Customer Review

15 of 15 people found the following review helpful
1.0 out of 5 stars Reinforces Negative Stereotypes, 28 May 2012
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This review is from: Herb, the Vegetarian Dragon (Paperback)
Herb, The Vegetarian Dragon is a children's story featuring a vegetables-loving dragon caught between the aggressive meat-eating dragons and their enemies the knights. It is a colourful book with plenty of bold, vivid pictures. It is well written with a good flow. The story seems aimed at perhaps the 4-7 age range as it has quite a lot of words so will be too much for the earliest readers. For those having the story read to them, this probably checks in at a slightly earlier age range. The drawings are ok, bold colours and just enough activity in the background.

However, the morality of the tale perpetuates traditional negative stereotypes about vegetarians. Herb is not the strong, positive role model a small child can benefit from. Instead, he features most of the negative features the non-vegetarian world expects from vegetarians. The story revolves around Herb being an outsider and unable to fit in with his friends because he is different. That difference is itself harmful. The vegetarian dragon should be part of the society he is in and seeking to promote change or just getting on with others if he does not want to change the minds of others. Instead, Herb is an outcast, he is different and a bit weird. A typical negative vegetarian stereotype.

The stereotyping does not end there. The meat eaters are all larger than Herb. They are physically able and strong. Herb is frail. He is skinny while the meat eaters are powerful. He has to live in their shadow because he is not really able to stand up for himself. When trouble comes Herb's way, he passively becomes the only dragon to suffer. Every other dragon is wily enough to cope while Herb is captured. Part of the reason he is captured is because he is oblivious to what is going on around him. He has no idea there is battle between the dragons and the knights. As he does not talk to others in his society he is not aware of what is going on.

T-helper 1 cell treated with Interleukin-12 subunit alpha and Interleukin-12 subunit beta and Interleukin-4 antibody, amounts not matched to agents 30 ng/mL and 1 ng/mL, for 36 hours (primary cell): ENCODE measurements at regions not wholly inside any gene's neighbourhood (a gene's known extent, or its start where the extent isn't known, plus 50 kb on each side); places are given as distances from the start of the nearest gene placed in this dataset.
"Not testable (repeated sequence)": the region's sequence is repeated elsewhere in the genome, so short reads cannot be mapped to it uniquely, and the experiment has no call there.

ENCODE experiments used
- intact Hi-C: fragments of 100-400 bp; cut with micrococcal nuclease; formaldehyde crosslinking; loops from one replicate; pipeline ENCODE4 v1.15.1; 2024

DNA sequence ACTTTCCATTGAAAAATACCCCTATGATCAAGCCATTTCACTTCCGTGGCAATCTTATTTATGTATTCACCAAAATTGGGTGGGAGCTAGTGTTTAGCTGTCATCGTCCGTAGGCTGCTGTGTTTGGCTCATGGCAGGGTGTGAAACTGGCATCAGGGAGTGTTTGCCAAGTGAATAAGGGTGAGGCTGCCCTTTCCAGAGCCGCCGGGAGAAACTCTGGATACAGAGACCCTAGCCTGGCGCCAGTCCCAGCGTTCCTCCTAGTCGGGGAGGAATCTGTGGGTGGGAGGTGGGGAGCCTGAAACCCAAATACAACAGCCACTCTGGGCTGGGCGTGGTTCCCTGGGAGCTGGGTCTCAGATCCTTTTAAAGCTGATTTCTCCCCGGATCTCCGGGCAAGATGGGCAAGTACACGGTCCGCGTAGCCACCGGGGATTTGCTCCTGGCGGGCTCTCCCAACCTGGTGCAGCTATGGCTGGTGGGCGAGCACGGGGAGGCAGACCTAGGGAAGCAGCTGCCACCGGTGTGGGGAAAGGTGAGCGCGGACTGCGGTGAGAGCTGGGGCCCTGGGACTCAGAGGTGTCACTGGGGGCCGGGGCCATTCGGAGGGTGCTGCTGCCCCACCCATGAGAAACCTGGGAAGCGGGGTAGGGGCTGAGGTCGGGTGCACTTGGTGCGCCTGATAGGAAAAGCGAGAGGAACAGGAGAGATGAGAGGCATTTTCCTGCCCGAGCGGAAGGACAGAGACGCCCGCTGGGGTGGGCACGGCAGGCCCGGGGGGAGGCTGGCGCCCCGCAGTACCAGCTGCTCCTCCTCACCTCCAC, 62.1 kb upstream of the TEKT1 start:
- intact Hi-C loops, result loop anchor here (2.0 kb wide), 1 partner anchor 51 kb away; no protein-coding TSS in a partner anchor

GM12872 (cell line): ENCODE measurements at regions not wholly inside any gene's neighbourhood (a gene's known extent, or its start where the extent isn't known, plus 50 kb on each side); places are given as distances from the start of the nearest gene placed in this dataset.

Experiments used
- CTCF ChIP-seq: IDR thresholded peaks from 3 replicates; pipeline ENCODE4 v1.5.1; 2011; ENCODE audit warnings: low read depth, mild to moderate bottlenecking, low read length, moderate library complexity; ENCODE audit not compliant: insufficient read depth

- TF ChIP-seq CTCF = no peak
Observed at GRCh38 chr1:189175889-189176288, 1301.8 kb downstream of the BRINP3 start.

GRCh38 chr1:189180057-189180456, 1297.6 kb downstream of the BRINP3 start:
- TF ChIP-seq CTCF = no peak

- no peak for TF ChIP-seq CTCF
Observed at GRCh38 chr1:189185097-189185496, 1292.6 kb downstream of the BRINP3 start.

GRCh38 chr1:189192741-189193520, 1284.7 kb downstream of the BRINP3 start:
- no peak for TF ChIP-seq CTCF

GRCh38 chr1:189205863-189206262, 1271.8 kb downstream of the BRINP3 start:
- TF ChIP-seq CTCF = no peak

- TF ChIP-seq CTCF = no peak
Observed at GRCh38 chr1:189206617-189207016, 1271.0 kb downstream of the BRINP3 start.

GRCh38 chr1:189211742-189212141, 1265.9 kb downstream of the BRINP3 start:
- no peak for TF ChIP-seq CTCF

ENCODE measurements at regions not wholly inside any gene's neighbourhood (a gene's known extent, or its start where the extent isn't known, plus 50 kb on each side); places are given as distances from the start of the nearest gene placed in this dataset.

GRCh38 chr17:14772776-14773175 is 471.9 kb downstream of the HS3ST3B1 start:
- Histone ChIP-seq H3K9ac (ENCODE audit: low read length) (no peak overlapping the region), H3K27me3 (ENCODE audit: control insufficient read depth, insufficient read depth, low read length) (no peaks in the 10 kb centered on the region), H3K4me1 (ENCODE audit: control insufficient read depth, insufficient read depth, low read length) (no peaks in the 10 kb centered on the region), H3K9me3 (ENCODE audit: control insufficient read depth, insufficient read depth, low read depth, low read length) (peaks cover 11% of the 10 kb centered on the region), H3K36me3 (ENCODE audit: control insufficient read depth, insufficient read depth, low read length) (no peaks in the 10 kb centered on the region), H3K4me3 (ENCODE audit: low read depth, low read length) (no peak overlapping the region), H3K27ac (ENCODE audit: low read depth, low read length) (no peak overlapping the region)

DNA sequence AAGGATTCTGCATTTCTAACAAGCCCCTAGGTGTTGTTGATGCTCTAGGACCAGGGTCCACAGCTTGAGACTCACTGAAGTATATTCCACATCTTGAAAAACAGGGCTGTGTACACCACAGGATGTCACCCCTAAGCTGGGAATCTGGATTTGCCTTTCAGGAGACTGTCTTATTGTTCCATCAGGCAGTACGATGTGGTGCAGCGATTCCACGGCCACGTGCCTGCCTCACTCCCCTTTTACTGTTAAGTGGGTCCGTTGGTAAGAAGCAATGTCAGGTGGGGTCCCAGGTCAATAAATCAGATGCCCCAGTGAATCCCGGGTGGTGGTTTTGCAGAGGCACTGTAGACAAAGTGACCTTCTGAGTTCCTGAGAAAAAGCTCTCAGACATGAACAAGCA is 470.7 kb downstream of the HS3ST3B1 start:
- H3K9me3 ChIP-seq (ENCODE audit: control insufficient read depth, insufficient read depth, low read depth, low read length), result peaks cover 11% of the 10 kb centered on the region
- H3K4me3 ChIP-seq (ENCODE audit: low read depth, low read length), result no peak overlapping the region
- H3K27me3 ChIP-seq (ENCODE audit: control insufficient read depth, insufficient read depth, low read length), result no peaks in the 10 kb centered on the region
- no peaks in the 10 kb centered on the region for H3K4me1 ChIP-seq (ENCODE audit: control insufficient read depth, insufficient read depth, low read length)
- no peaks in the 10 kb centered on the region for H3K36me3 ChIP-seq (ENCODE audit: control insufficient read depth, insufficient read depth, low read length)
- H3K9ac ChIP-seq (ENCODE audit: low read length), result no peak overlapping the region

Herb does not talk to others in his society because he is better than them. He is morally superior in a way that non-vegetarians hate. That in itself is not a bad thing as morality is not relative but not understanding the motivation of his fellow dragons or of the knights is just reinforcing the idea that vegetarians are different and cannot relate to ordinary folk.

Herb is captured by the knights and very nearly becomes a martyr. Apparently, vegetarians suffer for their beliefs. This martyrdom spirit, the idea that there is a hardship to being a vegetarian is not the positive message that should be reinforced to a child. Yes, it is more difficult to be vegetarian than not, especially in continental Europe or the Americas but again it is a negative stereotype that this children's book reinforces instead of embracing vegetarianism as a positive choice.

Herb is offered meat by the dragons, he turns it down. Meat eaters offer the vegetarian a devilish source of temptation but the moral fortitude of the vegetarian is too great and he is not tempted. In a children's book? Seriously?

Herb eventually survives and brings peace and harmony to everyone because of his moral fibre. He is indeed the hero and this suggests the story is positive. It is not. It is a story filled with most of the vegetarian stereotypes - the frail and weird vegetarian with a superiority complex who cannot relate to the people around him. This is not the message of vegetarianism that this reviewer wants to reinforce to children.
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Review Details

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4.4 out of 5 stars (18 customer reviews)
5 star:
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MLA
(VINE VOICE)   

Location: Leyton, London

Top Reviewer Ranking: 1,755